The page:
As I’ve grown older I’ve come to believe that everything in life is about relationships. For all the connectedness technology enables, it inhibits real relationship. One night shortly after Margaret and I started dating, she asked me to come to ‘family night’ at her house. As we all found our seats in the living room and turned on the movie, it became apparent that no one was either talking or watching the movie. Instead, everyone’s face was buried in a phone screen. I think they were texting each other across the living room. Just so you know, we have great, loving relationships with all our kids, but after that evening I became increasingly aware of the downside of technology – stifling relationships.

I’m not a big ‘phone guy’. I value ‘face time’, and not the iPhone kind, over phones calls, texts, and emails. One of the best pieces of advice Jim, my mentor ever gave me was to spend more time watching and listening. The experts say that much of our conversations are non-verbal. We say more with our body language and actions. Just ask my wife. She hates it when I sigh or roll my eyes and still say okay…

Something special takes place between people when they sit and share together. The closer my relationship, the more one is aware of the non-verbal cues between one another. My non-verbal cues often indicate a far deeper meaning than what I say. They often turn my “everything’s okay” into “what’s really going on”. As a result, my relationship with others, and with myself, deepens.

The ultimate face time takes place over the dinner table. In certain cultures, a meal is the most intimate offering one can give to another. To paraphrase another friend, “I don’t get to choose who I am kind to, but I do get to choose who I have dinner with”. Many of my best memories are of meals shared and friendship enjoyed. I guess it’s no wonder that Jesus spent a lot of time hanging out with people over the dinner table…

I’m okay being a dinosaur. What all the great technology doesn’t do is help me be a better human being. I need other folks to help me get there. I need relationships and they are difficult to find inside a cell phone of computer screen. So before I get to the meeting, I think I’ll try the office supply store and see if they have a Rolodex…

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Adoption, Connection, Emotional Health, Events, Faith, Family, Generations, Gifts, Gratitude, History, Kentucky, Relationships, Stories, Texas, Thoughts From the Porch, Writing

Home At Last

We drove all night last Monday evening – or rather, my son Adrian drove all night. I sat in the passenger seat trying to process the events of the previous three days…

I’ve shared with you, gentle readers, that I’m adopted and after sixty-three years I found my birth mother. Last Saturday, Adrian and I went to Kentucky for a couple of days to meet her and my brothers and sisters (Mom says we don’t have “half” siblings, just family…).

I’ve spent this week reflecting on our visit. In a four-day trip my life came full circle. Everything makes sense. I call my birth mother “Mom”. It felt weird calling her by her name. “Mom” naturally rolls of my lips and Mom she is. I’m not confused by this. I’m doubly blessed to have two amazing mothers.

Adrian, Mom, and I

My mom was at the front door before I even got out of the truck last Saturday evening. I don’t know who smiled bigger – Mom or me. We hugged tightly for a long time, as though we had to make up for the years that had passed us by. She held me back and said, “I thought I’d seen a ghost. You look exactly like your Uncle David. You even walk like him”. No one has ever told me I have a family resemblance to anyone. That’s one thing adopted kids rarely hear. It was proverbial “music to my ears”.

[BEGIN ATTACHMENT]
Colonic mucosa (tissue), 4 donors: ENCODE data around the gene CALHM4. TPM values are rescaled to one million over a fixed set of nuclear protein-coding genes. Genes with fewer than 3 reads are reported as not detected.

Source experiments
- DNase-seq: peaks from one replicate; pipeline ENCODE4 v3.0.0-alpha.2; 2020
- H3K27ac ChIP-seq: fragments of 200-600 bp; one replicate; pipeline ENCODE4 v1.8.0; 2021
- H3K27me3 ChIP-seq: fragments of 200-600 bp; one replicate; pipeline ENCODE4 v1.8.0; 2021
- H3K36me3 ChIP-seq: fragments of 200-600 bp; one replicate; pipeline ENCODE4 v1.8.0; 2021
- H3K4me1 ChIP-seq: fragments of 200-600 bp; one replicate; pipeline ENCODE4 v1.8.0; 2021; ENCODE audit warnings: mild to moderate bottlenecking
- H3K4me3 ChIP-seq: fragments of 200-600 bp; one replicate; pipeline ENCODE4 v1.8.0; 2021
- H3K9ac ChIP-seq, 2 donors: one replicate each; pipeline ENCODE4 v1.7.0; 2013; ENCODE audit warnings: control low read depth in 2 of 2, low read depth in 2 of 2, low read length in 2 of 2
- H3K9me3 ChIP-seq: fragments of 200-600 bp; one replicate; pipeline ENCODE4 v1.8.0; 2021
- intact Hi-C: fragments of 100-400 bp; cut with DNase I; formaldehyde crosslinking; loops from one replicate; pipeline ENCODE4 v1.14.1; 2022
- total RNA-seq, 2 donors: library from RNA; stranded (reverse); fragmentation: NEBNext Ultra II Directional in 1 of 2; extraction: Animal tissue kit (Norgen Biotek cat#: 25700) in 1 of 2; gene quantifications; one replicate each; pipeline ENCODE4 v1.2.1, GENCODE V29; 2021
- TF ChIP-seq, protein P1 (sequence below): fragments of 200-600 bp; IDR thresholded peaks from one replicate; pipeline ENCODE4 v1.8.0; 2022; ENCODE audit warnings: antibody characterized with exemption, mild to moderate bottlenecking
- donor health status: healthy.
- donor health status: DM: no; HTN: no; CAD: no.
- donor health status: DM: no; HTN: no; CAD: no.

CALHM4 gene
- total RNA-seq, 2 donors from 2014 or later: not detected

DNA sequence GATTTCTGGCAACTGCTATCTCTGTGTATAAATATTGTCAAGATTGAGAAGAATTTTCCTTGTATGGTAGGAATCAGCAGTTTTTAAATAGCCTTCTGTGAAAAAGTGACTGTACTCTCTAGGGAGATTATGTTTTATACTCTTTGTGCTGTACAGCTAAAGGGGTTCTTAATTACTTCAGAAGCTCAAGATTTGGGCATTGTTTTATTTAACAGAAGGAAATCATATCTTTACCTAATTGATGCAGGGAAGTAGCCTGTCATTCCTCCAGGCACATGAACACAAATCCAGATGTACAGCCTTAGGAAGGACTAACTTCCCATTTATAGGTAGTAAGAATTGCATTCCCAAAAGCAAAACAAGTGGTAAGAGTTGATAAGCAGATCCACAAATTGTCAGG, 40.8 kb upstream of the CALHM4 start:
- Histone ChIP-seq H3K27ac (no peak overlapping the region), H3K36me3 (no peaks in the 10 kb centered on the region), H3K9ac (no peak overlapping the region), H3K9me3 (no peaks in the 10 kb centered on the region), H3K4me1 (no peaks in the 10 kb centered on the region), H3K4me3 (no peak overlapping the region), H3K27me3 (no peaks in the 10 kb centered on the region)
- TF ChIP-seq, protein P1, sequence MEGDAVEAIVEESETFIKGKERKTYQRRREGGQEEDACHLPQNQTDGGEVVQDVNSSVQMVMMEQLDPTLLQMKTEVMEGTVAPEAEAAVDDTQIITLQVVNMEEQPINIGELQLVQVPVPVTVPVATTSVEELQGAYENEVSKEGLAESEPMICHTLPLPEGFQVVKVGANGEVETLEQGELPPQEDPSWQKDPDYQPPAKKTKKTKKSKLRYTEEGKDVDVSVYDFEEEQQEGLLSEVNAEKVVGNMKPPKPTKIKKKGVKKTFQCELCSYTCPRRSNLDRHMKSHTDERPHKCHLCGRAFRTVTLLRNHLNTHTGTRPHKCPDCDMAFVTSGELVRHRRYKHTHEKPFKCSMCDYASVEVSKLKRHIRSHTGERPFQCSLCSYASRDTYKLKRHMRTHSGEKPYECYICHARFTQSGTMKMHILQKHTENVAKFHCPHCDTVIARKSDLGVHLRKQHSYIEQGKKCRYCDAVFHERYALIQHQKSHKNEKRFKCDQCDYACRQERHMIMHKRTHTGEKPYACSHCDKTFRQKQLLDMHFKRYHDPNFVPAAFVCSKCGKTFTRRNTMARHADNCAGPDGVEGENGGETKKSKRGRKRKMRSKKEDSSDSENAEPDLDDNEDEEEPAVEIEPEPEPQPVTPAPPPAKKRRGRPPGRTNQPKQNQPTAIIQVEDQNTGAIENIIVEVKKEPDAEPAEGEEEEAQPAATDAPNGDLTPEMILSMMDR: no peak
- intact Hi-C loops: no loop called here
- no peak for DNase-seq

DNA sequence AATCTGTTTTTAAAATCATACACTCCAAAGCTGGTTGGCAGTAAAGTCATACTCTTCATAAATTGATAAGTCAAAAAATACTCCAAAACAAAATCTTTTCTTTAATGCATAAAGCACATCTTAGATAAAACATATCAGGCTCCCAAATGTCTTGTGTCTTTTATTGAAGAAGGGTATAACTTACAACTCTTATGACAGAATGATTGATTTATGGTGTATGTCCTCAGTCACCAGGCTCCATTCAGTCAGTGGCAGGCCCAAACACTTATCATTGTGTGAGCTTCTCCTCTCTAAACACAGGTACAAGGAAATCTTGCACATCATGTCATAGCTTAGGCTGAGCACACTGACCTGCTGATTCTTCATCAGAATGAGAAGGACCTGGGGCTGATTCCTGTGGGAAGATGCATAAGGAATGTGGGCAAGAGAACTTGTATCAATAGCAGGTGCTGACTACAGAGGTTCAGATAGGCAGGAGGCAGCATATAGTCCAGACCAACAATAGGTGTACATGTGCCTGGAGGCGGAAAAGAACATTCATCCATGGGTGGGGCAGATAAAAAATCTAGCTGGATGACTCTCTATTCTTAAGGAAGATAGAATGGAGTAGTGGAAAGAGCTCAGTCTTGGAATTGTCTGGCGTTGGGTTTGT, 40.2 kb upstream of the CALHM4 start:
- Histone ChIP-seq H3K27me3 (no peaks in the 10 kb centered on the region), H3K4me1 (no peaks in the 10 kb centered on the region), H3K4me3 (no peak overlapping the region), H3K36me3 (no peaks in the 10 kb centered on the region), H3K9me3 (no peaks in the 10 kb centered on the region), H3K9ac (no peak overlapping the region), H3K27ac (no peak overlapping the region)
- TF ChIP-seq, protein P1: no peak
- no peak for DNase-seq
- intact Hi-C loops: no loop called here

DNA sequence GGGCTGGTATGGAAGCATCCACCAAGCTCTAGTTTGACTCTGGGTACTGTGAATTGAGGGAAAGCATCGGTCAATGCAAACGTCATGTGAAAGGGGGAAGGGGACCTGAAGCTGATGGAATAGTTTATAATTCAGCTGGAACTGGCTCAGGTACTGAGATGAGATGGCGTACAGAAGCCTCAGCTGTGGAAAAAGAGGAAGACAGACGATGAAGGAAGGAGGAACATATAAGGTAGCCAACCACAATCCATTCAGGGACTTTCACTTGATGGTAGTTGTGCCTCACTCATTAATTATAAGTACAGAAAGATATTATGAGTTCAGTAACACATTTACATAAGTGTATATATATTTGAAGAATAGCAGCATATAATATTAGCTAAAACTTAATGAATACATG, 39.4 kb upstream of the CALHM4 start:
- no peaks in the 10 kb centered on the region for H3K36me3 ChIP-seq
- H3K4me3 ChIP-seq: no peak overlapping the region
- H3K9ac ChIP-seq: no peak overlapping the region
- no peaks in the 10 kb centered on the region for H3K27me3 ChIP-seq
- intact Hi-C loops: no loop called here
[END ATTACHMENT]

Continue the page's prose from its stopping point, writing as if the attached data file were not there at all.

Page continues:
My brother, Danny, lives with Mom and I met him right away. If families have “chemistry” then ours was strong. I watched Danny all weekend. The way he takes care of Mom is wonderous. His gentle spirit is what I always wanted in a little brother.

My sister, Dana

My sister, Dana, came by shortly after we got there. We had texted each other that we were both looking forward to meeting in person, but that it’s a little weird meeting your sixty-three-year-old sibling for the first time. I can’t speak for my sister, but any discomfort faded immediately. I belonged…

Belonging was always an abstract concept for me. I was as much a part of the Joel family as one could dream. My parents and Grandmother Joel made sure of that. Still, there was always that lingering question – “Where do I really come from?”

It hit home when I was tracing the Joel family tree on a well-known genealogical website. No matter how much I want to belong or how proud I am of my Joel family tree, the lineage isn’t truly mine. It in no way means I don’t take pride in the Joel history. In fact, I’m surprised by how many times it overlaps with my birth family.

The family all came together on Sunday for lunch at Mom’s house. My youngest sister, Anne, sat down at the kitchen table with us and promptly announced she had looked me up on the internet. I think I passed muster. One never knows what the internet has to say. Thankfully it wasn’t a mugshot that came up!

My brothers, Mark and Danny

Brothers, sisters, nieces, nephews, and their kids filled the house. I stopped many times during the day to simply be amazed by the chorus of voices and endless activity around me. Family spoke loudly and Mom was the matriarch. Repeatedly I heard, “I wish you could have been here when…” I’m still feeling elation at being part of this family, albeit a recently recognized addition.

My sisters, Anne and Becky I have a beautiful family!

My brother-in-law took Adrian and I on a tour of town and our family farm. He’s a history buff like me and every place we stopped, I learned more and more of my family’s long history in Logan County. So much so that I still can’t completely process it all. The family has been there a long time and shares a multitude of cousins in Texas as well. The farm has stood since 1804. I know who my ancestors are. It’s a dream come true.